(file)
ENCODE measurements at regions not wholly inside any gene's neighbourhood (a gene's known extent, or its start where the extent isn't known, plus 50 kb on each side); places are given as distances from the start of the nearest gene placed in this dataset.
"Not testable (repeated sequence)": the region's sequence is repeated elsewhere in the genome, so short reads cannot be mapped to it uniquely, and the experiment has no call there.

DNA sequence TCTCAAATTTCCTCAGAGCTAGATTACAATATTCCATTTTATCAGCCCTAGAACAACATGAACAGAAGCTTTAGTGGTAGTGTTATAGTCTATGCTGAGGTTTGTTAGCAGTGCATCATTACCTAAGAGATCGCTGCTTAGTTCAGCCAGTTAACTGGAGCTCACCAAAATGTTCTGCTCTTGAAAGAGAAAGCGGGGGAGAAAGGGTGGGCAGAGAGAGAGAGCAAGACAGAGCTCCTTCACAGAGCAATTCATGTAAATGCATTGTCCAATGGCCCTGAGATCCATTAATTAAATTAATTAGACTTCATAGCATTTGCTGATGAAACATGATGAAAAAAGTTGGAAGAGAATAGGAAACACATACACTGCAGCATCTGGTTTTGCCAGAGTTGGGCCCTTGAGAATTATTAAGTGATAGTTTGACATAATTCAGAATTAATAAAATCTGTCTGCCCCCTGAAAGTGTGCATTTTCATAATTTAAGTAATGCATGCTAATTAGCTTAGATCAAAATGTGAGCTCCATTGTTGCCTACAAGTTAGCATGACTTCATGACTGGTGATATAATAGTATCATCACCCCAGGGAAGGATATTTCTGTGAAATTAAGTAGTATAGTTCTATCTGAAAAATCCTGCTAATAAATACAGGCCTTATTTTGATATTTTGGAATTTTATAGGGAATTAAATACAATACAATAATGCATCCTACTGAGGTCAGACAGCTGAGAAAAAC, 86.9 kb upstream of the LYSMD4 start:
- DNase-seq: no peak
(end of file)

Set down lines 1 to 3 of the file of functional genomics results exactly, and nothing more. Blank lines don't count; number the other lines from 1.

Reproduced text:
ENCODE measurements at regions not wholly inside any gene's neighbourhood (a gene's known extent, or its start where the extent isn't known, plus 50 kb on each side); places are given as distances from the start of the nearest gene placed in this dataset.
"Not testable (repeated sequence)": the region's sequence is repeated elsewhere in the genome, so short reads cannot be mapped to it uniquely, and the experiment has no call there.

DNA sequence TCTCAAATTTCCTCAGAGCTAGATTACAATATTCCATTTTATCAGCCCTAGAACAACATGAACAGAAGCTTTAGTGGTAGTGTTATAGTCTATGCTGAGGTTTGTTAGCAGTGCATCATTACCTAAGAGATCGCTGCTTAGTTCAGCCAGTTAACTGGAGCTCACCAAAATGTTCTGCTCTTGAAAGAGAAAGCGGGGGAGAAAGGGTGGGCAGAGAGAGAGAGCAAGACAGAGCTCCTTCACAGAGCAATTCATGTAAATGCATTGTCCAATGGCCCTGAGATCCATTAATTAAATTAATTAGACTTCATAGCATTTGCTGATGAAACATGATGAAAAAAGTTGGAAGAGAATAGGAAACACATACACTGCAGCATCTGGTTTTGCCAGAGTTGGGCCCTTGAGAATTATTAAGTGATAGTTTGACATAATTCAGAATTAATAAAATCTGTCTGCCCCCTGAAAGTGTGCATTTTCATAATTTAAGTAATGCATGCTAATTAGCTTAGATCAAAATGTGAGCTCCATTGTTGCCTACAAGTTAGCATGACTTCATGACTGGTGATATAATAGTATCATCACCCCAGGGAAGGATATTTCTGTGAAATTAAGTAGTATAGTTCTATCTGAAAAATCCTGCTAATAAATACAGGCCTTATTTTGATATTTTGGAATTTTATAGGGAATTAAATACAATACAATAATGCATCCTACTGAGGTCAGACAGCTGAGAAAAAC, 86.9 kb upstream of the LYSMD4 start: